6. We are poised to develop effective training systems for our future workforce. From the use of our core competencies in sessions to a full complement of workshops on education (from individual to team and from student to fellow), it is clear that thoughtful deliberation has paved the way for our future. We possess expertise in education that dovetails nicely with our need to grow and sustain an experienced, well-trained workforce.

Intrinsically, we know that we possess a unique body of skills, knowledge, and attitudes. The explicit articulation of this into longitudinal curricula will headline our evolution as a field.

5. Our new peer-reviewed journal has a bright future. Kudos to Shawn Ralston and the rest of the editorial board for publishing the first peer-reviewed edition of Hospital Pediatrics. Original research, evidence-based content, and practical commentary grace the pages with a little bit of something for everyone. The AAP has demonstrated a healthy level of support for this endeavor, as they sent out an introductory email announcing the journal to all of their membership over the weekend. I am confident that support from our pediatric hospitalist community will follow in the form of an exponential increase in quality submissions. Look no further than the PHM 2011 abstract book to get a preview of what our journal will highlight in the near future.

4. We connect with each other through a language of quality and value in our work. Quality spanned the continuum from conversation to collaboration, as like-minded souls shared ideas and passions amidst the sessions. The improved outcomes demonstrated by the Value in Inpatient Pediatrics (VIP) network are a testament to the positive change that can arise from such efforts. VIP, with its focus on inclusive and front-line collaboratives, also announced an upcoming merger with the AAP’s Quality Improvement and Innovation Network (QuIIN), approved by the AAP board in May.

Perhaps more impressive was that more than 12% of the attendees at PHM 2011 attended the annual VIP dinner and similar numbers signed up to participate in future efforts. At this pace, widespread improvement and value are easily within our sights.

3. Complex care is the new family-centered rounds. Atul Gawande’s recent New Yorker article about “Hot Spotters” could very well have been referring to the body of work that is represented by pediatric generalists (to include a fair number of hospitalists) over the past few years. Closing plenary speakers Robert Lyle and Patrick Casey wowed the audience as they described their medical home for medically complex children—and an estimated savings to Arkansas Medicaid of nearly $3 million per year.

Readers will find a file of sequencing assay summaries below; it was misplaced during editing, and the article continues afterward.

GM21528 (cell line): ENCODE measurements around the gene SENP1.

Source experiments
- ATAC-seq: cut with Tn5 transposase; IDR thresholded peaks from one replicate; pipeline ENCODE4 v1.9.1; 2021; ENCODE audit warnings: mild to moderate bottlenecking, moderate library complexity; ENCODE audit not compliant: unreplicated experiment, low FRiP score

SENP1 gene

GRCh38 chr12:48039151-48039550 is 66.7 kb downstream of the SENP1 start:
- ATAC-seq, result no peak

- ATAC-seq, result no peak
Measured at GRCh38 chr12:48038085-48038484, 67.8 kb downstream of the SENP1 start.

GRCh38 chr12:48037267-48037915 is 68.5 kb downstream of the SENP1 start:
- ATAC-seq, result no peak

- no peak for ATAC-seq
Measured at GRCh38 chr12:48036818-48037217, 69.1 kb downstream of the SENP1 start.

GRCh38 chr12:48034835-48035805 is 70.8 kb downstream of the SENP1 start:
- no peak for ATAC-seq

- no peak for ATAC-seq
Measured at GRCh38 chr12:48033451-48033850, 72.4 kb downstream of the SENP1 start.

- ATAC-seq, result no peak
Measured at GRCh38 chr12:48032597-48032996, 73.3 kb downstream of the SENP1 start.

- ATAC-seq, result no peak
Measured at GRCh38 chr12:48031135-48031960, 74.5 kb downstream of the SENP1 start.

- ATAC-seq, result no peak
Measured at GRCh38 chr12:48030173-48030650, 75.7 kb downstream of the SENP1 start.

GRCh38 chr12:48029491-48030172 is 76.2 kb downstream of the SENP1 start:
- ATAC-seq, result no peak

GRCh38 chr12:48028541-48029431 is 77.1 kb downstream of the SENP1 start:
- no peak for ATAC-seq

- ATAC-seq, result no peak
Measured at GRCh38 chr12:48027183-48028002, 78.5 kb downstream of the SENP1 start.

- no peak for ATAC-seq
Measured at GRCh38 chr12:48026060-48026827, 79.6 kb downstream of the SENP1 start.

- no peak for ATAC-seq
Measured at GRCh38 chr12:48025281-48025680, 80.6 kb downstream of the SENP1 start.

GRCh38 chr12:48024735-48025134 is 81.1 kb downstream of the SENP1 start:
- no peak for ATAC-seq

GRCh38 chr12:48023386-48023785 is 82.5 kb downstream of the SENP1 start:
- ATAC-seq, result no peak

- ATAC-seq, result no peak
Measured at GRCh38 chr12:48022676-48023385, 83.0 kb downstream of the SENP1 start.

As hospitals and hospital systems look to create accountable care organizations (ACOs), this kind of work will be increasingly prioritized, as it has the potential to generate the biggest gains in valued care.

2. STP, yeah, you know me. Chris Maloney and Suzanne Swanson Mendez brought down the house at the PHM Roundtable update as they presented preliminary results of their large and representative STP (strategic planning) Committee, which is mapping out future certification options for pediatric hospitalists. A lively debate ensued as questions surrounding how to best notify and involve pediatric hospitalists in these decisions came to the forefront. Are we a democracy? Are we a republic? Is there a better model for this decision?

Despite the lack of consensus on how to best move toward a decision, the discussion remained open and engaging. In contrast to recent certification decisions from other organizations, the audience clearly relished the opportunity to provide input, and the STP committee continues to look for able and willing participants.

1. A top-10 list is not enough to cover everything from PHM 2011. From clinical and practice conundrums galore to late nights at Spectators to Kevin Powell’s mad acting skills, a 1,500-word-top-10 list simply does not do the meeting justice! I place full blame on the planning committee for this overindulgent buffet and the unfortunate omission of many other meaningful lessons.

Thank you: Erin Stucky Fisher (chair), Brian Pate, Allison Ballantine, Matt Garber, Jeff Simmons, Doug Carlson and Tamara Simon.

If you’re feeling like you missed out, or have already digested and want more, PHM 2012 will be here soon enough to fill your appetite. Cincinnati, look out.

Dr. Shen is pediatric editor of The Hospitalist.